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of FATMI Mounir

FRANCE, 1997, 00:06:42

Production : FATMI Mounir
Genre : Video art
Keyword : Allegory, War, Memory, Politics, Society

Summary :
 In 1997, Embargo confirmed in images and sound the bodily suffering of the Iraqi people, undergoing alone the political chastisement addressed to their rulers, the terrorism experienced by the international institutions responsible for such a decree, the reign of injustice elevated to the rank of political strategy, and the moral corruption engendered by the embargo. Mounir Fatmi then wrote: "How does a body deprived of food live? Embargo is an autopsy video, a fibre-optic endoscopy which passes through the body from brain to anus, showing that the embargo is a real surgical strike, and a serial killer. In fact, the international community doesn't see the damage that the embargo can cause in a population. Twenty-seven countries have undergone or are still undergoing different sorts of embargo: from Angola to Cuba, Cyprus to Sudan, Vietnam to Yemen, etc.... Today, in Iraq, a child under five dies every eight minutes either of disease or malnutrition, for want of food and medicines. For years peoples have been putting up with this international "fatwa" imposed in the name of a condemnation of their regimes, which they did not choose. A measure which has merely reinforced the power of the dictators who control the distribution of foodstuffs."

Embargo precisely describes what a political body is: something to do with comprehensive exploitation to the point of being akin to a form of deferred cannibalism. The superimposition of medical imagery with shots of forks and empty plates squeezes the overall exploitation of the Third World by the Old World into a visual piece. Mounir Fatmi's film reminds us of the vision of Louise Michel in 1890, in a manifesto titled Prise de possession: "Is it not a crime to wait while millions of human beings are crushed beneath the millstone of wretchedness like so much human wheat, like bunches of grapes in the press; it is in this form that the bourgeois world eats its bread and drinks its wine.(5)"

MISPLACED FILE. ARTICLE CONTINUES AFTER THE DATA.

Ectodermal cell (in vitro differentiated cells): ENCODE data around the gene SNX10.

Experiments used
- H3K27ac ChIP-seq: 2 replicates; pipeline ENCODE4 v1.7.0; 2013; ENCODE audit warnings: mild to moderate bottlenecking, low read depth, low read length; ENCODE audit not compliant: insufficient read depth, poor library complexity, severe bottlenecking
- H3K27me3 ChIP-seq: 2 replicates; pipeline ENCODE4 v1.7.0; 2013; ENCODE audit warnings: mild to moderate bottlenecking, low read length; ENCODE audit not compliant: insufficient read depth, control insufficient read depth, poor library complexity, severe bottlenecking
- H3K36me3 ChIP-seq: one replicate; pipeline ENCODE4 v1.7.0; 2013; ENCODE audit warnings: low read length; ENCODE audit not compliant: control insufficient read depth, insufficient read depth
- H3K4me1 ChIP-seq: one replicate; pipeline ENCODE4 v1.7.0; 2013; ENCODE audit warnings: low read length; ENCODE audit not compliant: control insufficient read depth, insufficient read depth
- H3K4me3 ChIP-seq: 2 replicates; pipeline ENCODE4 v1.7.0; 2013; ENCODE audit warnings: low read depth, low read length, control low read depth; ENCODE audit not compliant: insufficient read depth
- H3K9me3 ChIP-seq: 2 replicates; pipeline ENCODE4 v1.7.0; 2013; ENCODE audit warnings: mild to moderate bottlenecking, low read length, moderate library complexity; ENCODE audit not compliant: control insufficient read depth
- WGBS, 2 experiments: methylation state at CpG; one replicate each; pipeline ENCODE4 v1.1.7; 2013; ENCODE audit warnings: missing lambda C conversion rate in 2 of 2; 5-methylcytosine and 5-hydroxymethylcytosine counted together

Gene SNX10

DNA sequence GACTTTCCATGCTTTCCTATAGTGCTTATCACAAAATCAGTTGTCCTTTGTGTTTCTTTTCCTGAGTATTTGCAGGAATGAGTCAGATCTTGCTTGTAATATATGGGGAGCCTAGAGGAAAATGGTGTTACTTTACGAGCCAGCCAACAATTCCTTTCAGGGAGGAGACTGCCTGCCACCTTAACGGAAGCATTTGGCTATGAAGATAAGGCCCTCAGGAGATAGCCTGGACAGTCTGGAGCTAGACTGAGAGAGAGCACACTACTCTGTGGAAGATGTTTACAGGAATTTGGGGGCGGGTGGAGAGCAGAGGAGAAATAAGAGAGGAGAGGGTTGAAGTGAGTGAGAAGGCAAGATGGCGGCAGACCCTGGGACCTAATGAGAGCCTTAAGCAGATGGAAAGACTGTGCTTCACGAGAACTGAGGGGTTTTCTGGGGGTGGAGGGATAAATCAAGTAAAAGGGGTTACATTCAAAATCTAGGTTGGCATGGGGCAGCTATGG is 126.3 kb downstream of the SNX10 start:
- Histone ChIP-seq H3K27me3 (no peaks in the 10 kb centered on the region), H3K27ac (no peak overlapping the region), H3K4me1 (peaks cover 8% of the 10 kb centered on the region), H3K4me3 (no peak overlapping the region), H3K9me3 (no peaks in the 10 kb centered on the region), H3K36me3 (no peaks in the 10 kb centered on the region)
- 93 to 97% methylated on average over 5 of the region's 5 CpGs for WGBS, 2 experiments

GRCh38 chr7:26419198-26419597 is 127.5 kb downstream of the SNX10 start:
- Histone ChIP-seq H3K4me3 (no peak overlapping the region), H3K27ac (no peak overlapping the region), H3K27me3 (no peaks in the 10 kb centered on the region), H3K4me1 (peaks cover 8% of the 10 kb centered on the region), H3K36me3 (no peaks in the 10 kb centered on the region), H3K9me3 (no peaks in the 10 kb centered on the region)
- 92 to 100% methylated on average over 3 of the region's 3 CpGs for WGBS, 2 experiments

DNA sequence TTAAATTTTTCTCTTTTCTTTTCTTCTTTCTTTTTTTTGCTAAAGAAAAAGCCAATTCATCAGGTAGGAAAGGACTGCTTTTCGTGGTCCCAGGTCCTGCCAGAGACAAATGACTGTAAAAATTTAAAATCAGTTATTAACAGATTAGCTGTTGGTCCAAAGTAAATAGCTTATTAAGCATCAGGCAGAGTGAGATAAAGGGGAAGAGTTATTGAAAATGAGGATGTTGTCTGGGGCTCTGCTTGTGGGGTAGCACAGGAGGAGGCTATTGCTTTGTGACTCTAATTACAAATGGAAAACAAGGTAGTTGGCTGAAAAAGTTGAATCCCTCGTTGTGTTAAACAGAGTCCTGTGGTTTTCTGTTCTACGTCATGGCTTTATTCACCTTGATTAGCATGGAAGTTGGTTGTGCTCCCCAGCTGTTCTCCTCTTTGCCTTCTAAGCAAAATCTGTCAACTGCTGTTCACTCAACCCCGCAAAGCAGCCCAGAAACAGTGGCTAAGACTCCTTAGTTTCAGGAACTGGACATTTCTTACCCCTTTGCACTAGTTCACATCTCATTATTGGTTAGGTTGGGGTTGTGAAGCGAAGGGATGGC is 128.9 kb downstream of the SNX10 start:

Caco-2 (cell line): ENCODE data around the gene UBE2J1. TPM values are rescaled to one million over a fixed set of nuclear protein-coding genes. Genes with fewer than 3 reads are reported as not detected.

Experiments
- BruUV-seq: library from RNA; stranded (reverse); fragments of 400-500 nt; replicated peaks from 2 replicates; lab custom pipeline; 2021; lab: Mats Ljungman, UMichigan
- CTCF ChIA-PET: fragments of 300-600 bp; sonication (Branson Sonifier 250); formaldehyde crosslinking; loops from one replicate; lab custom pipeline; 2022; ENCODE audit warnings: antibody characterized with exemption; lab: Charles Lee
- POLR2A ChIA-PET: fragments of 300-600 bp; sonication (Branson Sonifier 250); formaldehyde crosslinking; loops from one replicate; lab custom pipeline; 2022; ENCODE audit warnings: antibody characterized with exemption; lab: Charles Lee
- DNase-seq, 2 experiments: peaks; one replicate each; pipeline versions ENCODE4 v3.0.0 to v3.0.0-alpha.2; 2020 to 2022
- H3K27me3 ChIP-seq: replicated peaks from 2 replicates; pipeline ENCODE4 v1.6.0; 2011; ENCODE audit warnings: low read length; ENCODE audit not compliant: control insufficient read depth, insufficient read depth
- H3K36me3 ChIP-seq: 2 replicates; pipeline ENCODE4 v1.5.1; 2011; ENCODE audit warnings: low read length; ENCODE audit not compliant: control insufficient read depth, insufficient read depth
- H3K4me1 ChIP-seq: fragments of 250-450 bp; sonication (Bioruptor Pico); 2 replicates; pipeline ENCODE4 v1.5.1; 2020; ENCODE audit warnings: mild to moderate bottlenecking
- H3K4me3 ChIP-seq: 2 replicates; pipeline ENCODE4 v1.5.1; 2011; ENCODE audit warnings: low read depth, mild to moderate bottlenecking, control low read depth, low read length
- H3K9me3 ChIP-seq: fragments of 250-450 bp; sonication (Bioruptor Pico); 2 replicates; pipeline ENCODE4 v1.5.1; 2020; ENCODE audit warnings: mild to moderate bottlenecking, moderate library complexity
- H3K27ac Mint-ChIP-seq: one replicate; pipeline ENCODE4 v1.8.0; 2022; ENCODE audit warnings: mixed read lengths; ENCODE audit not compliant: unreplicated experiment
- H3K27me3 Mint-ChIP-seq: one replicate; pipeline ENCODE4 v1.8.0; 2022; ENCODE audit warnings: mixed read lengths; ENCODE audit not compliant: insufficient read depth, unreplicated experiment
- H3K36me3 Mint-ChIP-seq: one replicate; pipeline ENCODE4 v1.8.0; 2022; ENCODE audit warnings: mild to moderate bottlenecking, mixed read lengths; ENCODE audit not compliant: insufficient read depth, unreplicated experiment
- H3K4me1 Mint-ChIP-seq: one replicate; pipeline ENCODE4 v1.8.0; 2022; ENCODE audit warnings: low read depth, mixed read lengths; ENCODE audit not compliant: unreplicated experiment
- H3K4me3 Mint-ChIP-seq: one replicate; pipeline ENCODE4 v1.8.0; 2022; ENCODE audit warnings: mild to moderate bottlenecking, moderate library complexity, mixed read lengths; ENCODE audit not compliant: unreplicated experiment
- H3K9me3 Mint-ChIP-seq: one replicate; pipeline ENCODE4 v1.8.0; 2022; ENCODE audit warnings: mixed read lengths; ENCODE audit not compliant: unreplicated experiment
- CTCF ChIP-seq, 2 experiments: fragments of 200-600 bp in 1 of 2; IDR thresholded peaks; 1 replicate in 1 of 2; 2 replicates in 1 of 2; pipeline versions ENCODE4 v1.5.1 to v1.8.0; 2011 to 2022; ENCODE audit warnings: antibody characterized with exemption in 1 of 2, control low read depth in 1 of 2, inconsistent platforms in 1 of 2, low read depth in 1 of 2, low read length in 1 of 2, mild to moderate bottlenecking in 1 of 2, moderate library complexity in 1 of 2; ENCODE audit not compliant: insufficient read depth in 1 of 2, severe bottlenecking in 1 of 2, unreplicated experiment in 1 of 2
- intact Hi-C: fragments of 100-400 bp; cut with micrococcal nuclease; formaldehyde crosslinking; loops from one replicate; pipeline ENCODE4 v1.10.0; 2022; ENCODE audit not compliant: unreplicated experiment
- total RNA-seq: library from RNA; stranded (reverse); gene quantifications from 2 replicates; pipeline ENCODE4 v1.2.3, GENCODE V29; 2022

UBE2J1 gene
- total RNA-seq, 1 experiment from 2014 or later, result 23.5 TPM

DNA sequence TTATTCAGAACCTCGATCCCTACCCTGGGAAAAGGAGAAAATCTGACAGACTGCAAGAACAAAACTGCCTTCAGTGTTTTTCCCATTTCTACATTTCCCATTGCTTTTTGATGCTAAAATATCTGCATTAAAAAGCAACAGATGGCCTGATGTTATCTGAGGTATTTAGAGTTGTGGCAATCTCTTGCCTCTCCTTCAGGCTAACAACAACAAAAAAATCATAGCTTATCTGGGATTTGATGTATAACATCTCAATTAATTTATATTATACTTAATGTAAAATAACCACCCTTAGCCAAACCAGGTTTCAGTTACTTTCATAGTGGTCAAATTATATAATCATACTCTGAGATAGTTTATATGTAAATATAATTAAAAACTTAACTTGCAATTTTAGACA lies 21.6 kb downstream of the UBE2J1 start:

Almost ten years after the film, in 2005, newspapers publicly reported the facts governing the economic cannibalism which is what the embargo consists of, just as Mounir Fatmi had already reasoned in images. Let us remember these facts, let us display them alongside the film; they are the local subtext whose allegorical generalization is provided by the film. "The scandal around the UN "Oil for Food" programme entered a legal phase on 14 April. The US federal justice system announced, in New York, the indictment of several people including three directors of the Texan company, Bayoil, suspected of having paid millions of dollars in bribes to the Saddam Hussein government. The American David Chalmers and the Bulgarian Ldmil Dionissiev were arrested in their homes in Houston, Texas, and the Department of Justice requested the extradition of the third associate, the Briton John Irving.
According to the federal public prosecutor of Manhattan, David Kelley, who gave a press conference, the three men helped the Iraqi government to corrupt the "Oil for Food" programme by paying kickbacks to companies and banks controlled by the Saddam Hussein government. According to the investigators, Bayoil played a "pivotal" role by setting the prices of the oil purchased very low, which made it possible to then discreetly pay commissions to Baghdad and make further substantial profits. "Instead of getting help to the people who most needed it, which was the aim of the programme, the accused facilitated the transfer of money to front companies set up by the Saddam regime", explained M. Kelley(6).

In 1997, apart from the various interested parties, nobody knew anything whatsoever about all this. They all turn up in Embargo. They come in forms other than words and numbers, but in the limpid clarity of images and sounds, in the critical certainty governing the act of creation in the work of Mounir Fatmi. Contrary to what people would have us believe, art does not reflect the world, it anticipates truths, including the most factual varieties, which are unable to express themselves.

Nicole Brenez, août 2005.

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Original language : french
Original format : video
Aspect ratio : 4/3
Chroma : Couleur
Available version(s) : Version originale française et version originale française sous-titrée anglais

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